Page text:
With lines around the block, are these dumplings worth the wait?
Getting dinner at Dumplings of Fury feels more like a leap of faith, its menu more of a wish list.
At least that’s what it must have felt like for the scores of folks who lined up around the block at this new dumpling house, not knowing if the soup dumplings — or any dumplings, really — would be left by the time they made it to the front of the line.
Dumplings of Fury has become one of the new “It” spots in Seattle since it opened in mid-July, bringing a taste of Asian street food to West Seattle.
Dumplings of Fury
Asian street food
4302 S.W. Oregon St. (West Seattle), Seattle; open Wednesday-Sunday 4 p.m. until sold out, 206-257-0695; dumplingsoffury.com
The kitchen is the size of a walk-in closet, so tight the staff of five can’t take more than one step without bumping into one another.
Most Read Life Stories
- Take a bite out of Southern tradition with this elevated shrimp and grits recipe
- For Guy Fieri-approved eats and decadent cakes by the slice, head to this South Sound city
- Rant and Rave: Reader irritated by almond milk
- J. Kenji López-Alt says Seattle's bagels are as good as New York's. Here are his top 5
- Counter the winter chill with this farro and gruyère gratin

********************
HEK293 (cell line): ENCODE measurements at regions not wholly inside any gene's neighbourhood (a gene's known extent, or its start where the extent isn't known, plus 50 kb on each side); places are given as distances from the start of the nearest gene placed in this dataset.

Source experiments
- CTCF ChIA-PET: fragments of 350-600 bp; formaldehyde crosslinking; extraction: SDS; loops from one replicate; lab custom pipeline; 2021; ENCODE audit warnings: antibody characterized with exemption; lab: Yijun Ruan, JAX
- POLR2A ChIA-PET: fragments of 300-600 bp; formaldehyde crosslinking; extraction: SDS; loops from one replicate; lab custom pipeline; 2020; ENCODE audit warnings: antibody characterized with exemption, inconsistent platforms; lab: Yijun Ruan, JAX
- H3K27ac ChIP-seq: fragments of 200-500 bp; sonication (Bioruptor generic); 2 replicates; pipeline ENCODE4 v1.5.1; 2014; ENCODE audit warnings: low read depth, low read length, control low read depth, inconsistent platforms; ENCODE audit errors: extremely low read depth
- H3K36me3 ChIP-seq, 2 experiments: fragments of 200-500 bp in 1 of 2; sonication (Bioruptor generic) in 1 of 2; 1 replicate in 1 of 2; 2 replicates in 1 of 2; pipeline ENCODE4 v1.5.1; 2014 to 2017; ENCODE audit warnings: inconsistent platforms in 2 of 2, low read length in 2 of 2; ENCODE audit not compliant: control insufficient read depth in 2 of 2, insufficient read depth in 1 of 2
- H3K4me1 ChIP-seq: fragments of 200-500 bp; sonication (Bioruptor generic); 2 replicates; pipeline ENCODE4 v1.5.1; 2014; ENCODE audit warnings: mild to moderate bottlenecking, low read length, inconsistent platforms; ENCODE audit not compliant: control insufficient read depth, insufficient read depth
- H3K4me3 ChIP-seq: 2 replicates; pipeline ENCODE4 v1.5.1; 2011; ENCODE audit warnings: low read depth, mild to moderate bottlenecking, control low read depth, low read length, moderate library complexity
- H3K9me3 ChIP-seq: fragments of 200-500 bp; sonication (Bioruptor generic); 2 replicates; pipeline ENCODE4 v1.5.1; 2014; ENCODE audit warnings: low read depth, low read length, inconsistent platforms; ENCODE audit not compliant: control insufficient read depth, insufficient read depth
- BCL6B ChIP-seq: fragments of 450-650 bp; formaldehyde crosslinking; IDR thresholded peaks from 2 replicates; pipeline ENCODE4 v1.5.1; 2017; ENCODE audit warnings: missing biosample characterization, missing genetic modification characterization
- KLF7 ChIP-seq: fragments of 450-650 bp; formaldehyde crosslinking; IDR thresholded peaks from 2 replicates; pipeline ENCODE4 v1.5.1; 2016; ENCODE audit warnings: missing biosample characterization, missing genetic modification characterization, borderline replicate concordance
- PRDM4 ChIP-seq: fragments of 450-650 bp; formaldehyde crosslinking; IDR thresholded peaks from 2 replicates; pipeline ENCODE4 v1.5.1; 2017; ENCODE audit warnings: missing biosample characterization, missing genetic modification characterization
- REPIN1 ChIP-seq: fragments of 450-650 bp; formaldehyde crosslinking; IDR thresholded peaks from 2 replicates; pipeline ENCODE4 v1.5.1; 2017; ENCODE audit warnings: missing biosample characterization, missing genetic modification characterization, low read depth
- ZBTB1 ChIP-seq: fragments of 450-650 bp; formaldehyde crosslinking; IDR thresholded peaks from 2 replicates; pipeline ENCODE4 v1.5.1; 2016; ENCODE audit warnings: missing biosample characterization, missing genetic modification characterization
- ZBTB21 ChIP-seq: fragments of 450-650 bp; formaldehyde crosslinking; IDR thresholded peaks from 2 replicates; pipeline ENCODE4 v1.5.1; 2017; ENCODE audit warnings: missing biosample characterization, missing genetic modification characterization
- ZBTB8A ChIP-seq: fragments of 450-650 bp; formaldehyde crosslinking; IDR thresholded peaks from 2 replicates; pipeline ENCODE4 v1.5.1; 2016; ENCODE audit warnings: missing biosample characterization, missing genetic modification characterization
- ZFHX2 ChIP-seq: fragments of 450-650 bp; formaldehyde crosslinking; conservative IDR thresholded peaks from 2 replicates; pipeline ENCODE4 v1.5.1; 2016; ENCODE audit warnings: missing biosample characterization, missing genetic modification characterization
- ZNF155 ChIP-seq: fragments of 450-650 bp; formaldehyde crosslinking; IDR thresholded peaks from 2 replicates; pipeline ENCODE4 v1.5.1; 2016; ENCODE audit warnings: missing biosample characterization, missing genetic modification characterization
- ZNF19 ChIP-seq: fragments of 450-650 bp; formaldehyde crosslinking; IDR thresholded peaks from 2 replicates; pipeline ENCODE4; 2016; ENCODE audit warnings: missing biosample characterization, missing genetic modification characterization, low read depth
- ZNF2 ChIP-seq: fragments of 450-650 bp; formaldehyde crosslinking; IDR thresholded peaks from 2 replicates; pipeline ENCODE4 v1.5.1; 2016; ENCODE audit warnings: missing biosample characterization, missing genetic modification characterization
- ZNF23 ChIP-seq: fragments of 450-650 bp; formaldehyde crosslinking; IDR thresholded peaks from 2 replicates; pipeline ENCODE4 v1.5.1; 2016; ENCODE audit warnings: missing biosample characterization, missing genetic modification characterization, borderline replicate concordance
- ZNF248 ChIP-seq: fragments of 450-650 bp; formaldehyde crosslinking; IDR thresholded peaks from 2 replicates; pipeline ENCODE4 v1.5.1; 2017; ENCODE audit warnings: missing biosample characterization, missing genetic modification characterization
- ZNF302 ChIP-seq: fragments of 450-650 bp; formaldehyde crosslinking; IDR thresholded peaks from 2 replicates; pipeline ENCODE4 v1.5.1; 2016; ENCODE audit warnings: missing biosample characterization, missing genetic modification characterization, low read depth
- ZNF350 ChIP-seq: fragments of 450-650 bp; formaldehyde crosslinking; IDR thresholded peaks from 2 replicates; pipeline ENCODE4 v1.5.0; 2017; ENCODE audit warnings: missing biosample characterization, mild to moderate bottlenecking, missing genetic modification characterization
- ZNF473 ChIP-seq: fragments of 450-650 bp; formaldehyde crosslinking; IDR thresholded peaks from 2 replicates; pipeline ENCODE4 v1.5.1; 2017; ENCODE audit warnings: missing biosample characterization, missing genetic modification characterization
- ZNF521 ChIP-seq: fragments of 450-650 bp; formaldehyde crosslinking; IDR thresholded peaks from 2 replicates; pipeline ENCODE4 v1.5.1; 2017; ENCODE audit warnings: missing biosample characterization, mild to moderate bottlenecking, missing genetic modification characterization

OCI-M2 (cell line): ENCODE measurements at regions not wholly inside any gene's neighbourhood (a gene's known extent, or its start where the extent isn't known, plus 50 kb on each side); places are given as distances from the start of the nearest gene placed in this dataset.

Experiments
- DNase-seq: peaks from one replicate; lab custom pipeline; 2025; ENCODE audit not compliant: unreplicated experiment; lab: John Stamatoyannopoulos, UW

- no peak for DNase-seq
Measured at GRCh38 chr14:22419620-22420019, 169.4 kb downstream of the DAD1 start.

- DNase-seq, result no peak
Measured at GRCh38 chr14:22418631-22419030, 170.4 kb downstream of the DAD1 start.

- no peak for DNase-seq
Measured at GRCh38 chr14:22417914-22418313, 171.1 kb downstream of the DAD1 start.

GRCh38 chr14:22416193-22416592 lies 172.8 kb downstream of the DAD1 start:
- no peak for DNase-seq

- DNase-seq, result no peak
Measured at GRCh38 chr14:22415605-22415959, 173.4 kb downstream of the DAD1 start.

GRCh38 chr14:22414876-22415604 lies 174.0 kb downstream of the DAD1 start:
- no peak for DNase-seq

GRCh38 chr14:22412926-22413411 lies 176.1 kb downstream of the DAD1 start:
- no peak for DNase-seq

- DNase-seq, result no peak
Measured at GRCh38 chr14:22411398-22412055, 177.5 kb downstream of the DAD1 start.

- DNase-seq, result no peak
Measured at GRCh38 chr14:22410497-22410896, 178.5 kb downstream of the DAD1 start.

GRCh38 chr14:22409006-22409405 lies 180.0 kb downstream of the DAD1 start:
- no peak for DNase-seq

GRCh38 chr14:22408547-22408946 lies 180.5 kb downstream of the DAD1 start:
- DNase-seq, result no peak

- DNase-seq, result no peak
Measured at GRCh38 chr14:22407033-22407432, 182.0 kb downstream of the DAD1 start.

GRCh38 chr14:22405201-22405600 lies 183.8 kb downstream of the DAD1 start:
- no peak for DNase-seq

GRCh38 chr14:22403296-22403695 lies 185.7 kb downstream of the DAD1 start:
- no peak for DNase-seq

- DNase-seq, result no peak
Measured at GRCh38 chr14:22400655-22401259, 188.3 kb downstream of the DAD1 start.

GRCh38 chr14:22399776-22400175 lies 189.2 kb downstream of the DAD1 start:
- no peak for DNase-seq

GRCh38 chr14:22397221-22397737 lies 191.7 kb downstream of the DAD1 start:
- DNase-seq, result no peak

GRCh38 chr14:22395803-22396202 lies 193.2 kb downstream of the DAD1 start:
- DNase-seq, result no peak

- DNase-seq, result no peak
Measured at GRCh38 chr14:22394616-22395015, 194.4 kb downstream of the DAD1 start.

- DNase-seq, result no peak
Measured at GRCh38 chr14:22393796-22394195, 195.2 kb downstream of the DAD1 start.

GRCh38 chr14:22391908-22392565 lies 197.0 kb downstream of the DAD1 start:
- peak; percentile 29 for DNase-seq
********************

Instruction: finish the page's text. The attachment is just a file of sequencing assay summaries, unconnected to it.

The staff is frantically making dumplings on site and at Shadowland across the street (two of the three dumpling owners also run that bar) but still can’t keep up with demand.
Wait until the buzz dies down if you don’t want to wait in line.
In the meantime, the owners have set a more realistic hour of operations, crossing out 4 p.m. to 10 p.m. and replacing it with “4 p.m. until sold out.”
So far, that means soup dumplings are eighty-sixed by 6 p.m., the other dumplings usually by 8 p.m. Come after that? Ugh, I hear Subway is pretty fast.
The menu: Five dumpling variations ($7-$10), either fried or steamed, with pork and/or shrimp. The gyoza (tofu, Field Roast meat substitute, shiitake mushroom and water chestnut) is the lone vegetarian option. Add barbecue pork and Chinese broccoli for $2.50 more. Steamed bao buns come with either kalbi short ribs ($8 for two) or fried chicken ($7). Wontons are also served in a hot-and-sour soup ($9).
Don’t miss: Those pan-fried Mandu-inspired dumplings may be the most satisfying morsels. Three per order, each is the size of a hockey puck, overstuffed with pork, tofu and spicy kimchi, the fillings perfect for soaking up the dipping soy sauce.
The steamed wontons may be your best consolation prize when dumplings are sold out. The skin is silky and slick, covered in a spicy Szechuan glaze with fried shallot for crunch to go with morsels of shrimp and pork. It’s the kind of spicy, sweet and salty bite of umami you would find at Asian street markets.
The bao (two per order) is sandwiched with ribbons of fatty Kalbi short ribs with a kimchi kick.
What’s disappointing: The soup dumplings, xiao long bao, are inconsistent, undercooked on one visit and leaking on another try. Orders of soup dumplings come too fast for the modest kitchen to keep up with the pace and maintain quality.
Prices: An order of soup dumplings ($10), wontons ($9), shrimp-and-chive dumplings ($8), Mandu ($8) and kalbi bao ($8) totaled $47.13 including tax, enough to feed three.